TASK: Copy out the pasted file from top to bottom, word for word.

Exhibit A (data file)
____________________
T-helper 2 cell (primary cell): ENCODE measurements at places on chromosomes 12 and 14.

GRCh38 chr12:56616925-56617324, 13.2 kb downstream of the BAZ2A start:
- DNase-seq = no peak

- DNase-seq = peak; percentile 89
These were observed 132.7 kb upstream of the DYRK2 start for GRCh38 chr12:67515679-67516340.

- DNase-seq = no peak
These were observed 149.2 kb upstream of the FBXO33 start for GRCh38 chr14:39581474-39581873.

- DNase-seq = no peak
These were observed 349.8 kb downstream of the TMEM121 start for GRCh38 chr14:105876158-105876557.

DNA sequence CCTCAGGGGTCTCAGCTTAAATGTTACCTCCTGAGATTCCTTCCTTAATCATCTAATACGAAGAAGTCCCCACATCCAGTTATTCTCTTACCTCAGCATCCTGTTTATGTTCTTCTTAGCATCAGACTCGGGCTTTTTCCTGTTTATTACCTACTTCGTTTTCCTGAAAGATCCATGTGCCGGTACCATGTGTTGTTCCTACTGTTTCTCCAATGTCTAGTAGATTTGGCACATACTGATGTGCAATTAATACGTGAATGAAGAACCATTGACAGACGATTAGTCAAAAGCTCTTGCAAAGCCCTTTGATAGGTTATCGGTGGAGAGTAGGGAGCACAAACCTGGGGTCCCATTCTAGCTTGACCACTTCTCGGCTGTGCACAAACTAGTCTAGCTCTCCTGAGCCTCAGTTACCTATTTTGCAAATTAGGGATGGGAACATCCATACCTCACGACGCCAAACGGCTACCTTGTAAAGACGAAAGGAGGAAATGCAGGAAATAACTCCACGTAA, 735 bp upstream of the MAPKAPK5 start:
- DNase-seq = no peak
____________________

T-helper 2 cell (primary cell): ENCODE measurements at places on chromosomes 12 and 14.

GRCh38 chr12:56616925-56617324, 13.2 kb downstream of the BAZ2A start:
- DNase-seq = no peak

- DNase-seq = peak; percentile 89
These were observed 132.7 kb upstream of the DYRK2 start for GRCh38 chr12:67515679-67516340.

- DNase-seq = no peak
These were observed 149.2 kb upstream of the FBXO33 start for GRCh38 chr14:39581474-39581873.

- DNase-seq = no peak
These were observed 349.8 kb downstream of the TMEM121 start for GRCh38 chr14:105876158-105876557.

DNA sequence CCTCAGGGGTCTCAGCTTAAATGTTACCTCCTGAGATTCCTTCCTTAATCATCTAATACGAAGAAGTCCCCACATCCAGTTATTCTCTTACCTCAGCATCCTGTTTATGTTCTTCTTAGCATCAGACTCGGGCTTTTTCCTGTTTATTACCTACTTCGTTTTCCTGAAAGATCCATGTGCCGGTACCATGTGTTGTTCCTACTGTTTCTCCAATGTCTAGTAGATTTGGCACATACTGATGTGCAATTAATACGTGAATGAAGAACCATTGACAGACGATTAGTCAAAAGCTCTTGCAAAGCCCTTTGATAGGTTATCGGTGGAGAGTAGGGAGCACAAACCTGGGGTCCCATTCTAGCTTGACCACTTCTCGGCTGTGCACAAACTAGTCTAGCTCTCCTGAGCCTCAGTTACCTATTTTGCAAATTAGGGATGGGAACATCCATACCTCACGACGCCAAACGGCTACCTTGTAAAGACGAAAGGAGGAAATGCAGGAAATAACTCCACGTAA, 735 bp upstream of the MAPKAPK5 start:
- DNase-seq = no peak